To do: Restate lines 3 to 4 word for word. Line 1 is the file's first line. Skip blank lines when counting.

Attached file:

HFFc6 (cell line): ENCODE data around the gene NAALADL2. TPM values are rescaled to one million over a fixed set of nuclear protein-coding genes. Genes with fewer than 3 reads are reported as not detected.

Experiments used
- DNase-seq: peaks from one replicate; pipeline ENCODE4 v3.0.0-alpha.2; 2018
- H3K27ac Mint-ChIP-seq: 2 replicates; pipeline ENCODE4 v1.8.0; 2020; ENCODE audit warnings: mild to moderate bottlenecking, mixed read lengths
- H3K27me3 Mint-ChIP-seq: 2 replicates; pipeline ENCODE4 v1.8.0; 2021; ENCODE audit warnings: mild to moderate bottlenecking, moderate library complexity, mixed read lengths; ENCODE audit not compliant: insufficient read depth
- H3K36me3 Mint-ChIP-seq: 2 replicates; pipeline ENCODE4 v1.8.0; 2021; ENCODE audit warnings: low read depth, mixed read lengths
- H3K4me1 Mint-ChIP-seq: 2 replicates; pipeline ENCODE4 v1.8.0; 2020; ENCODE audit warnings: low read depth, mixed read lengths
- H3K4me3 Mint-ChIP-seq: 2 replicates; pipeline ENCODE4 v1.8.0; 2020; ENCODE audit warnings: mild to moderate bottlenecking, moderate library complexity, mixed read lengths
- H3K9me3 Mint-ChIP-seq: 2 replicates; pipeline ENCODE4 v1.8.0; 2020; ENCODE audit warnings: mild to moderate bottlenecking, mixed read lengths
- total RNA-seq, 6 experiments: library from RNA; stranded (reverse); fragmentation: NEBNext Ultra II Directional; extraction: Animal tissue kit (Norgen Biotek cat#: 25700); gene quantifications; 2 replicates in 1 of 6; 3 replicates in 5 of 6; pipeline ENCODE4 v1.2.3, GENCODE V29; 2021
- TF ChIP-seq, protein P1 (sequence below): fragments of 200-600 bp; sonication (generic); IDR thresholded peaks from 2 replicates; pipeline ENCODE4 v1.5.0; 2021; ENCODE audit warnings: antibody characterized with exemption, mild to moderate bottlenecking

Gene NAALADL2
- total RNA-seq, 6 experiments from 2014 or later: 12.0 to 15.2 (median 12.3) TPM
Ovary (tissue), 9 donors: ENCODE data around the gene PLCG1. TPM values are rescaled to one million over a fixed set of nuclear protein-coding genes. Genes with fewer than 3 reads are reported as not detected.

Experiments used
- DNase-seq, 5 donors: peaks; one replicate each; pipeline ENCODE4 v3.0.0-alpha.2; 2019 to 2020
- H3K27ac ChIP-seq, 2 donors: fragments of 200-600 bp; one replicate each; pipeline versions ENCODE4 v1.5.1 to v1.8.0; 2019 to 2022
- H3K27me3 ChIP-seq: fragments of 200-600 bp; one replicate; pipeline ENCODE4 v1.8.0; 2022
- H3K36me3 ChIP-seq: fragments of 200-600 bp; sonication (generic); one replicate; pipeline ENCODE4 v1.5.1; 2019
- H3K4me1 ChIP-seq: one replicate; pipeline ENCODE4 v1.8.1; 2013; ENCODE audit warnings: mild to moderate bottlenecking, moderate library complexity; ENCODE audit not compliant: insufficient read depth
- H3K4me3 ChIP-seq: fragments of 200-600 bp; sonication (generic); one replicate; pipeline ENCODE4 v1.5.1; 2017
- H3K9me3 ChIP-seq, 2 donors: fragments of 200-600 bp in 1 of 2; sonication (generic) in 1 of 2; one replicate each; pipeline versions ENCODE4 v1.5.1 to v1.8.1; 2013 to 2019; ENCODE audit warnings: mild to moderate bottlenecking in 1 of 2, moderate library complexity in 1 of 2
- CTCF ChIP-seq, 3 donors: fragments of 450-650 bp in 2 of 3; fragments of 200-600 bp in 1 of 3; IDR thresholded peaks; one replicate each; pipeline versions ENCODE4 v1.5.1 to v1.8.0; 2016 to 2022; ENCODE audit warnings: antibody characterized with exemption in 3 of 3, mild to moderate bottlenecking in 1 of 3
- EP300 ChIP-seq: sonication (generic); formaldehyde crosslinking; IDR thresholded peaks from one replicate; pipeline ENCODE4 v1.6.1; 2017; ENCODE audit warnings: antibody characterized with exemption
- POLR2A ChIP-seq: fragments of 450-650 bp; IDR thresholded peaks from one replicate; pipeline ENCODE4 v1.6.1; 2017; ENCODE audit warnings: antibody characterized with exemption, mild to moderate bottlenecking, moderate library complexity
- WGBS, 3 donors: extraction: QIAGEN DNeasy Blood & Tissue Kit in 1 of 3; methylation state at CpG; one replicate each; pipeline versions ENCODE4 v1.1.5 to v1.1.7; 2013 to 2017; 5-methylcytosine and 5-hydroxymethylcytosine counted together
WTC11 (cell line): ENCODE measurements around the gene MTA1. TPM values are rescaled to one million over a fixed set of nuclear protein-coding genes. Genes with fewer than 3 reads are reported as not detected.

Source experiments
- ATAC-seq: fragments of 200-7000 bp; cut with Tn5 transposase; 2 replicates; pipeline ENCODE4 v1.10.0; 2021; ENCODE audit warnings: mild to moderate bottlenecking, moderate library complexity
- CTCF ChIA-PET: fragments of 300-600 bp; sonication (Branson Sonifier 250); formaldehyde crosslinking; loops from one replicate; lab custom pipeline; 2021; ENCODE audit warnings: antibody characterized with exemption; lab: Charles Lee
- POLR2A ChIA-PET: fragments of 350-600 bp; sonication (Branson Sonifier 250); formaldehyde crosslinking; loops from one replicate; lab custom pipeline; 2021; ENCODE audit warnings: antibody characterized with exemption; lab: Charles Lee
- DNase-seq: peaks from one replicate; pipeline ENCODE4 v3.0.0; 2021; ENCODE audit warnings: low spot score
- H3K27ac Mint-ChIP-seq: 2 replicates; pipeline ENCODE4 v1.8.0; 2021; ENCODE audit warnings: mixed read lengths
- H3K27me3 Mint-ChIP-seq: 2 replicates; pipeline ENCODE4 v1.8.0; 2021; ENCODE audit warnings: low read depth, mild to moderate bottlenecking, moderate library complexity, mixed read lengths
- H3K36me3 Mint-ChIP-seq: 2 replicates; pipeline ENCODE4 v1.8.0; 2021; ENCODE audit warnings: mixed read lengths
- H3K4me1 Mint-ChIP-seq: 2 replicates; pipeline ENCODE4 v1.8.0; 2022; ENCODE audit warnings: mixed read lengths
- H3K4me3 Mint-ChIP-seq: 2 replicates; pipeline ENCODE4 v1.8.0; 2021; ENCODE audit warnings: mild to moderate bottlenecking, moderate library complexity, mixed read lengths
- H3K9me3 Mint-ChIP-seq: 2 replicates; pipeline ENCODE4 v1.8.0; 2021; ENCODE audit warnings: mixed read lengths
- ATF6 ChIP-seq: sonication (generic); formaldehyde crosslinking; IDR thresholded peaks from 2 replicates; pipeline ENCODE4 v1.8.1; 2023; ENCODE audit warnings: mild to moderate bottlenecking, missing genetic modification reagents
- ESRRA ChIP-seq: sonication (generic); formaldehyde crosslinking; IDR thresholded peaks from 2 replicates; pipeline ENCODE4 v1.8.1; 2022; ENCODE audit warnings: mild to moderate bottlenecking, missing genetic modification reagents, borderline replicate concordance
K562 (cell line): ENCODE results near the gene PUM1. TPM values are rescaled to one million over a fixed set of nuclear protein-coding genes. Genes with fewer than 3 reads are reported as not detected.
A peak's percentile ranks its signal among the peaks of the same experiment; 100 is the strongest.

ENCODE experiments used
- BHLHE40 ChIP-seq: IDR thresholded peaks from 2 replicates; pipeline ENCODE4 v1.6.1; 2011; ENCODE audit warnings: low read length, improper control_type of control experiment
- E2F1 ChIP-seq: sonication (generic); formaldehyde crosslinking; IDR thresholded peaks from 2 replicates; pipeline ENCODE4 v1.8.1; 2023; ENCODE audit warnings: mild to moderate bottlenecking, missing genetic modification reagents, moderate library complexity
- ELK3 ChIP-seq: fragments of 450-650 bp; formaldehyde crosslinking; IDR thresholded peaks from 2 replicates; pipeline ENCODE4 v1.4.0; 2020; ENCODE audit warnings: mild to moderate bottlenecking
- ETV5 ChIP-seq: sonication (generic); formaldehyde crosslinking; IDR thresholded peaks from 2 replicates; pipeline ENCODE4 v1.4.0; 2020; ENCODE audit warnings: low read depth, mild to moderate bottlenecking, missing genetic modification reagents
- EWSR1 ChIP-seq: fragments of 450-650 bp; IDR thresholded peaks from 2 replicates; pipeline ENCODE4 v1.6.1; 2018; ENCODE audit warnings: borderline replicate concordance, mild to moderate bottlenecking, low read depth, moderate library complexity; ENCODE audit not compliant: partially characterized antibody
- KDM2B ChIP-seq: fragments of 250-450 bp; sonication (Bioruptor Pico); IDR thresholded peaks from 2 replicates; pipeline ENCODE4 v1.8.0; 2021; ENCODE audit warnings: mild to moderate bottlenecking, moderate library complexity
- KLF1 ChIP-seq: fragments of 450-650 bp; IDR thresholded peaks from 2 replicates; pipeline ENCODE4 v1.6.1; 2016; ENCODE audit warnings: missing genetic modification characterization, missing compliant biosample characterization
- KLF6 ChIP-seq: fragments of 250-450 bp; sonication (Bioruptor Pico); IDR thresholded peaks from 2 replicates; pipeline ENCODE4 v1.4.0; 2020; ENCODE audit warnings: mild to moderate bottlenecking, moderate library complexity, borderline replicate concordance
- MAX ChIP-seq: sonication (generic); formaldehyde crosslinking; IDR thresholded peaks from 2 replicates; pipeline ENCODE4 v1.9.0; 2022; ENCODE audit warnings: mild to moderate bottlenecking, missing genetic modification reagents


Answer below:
- DNase-seq: peaks from one replicate; pipeline ENCODE4 v3.0.0-alpha.2; 2018
- H3K27ac Mint-ChIP-seq: 2 replicates; pipeline ENCODE4 v1.8.0; 2020; ENCODE audit warnings: mild to moderate bottlenecking, mixed read lengths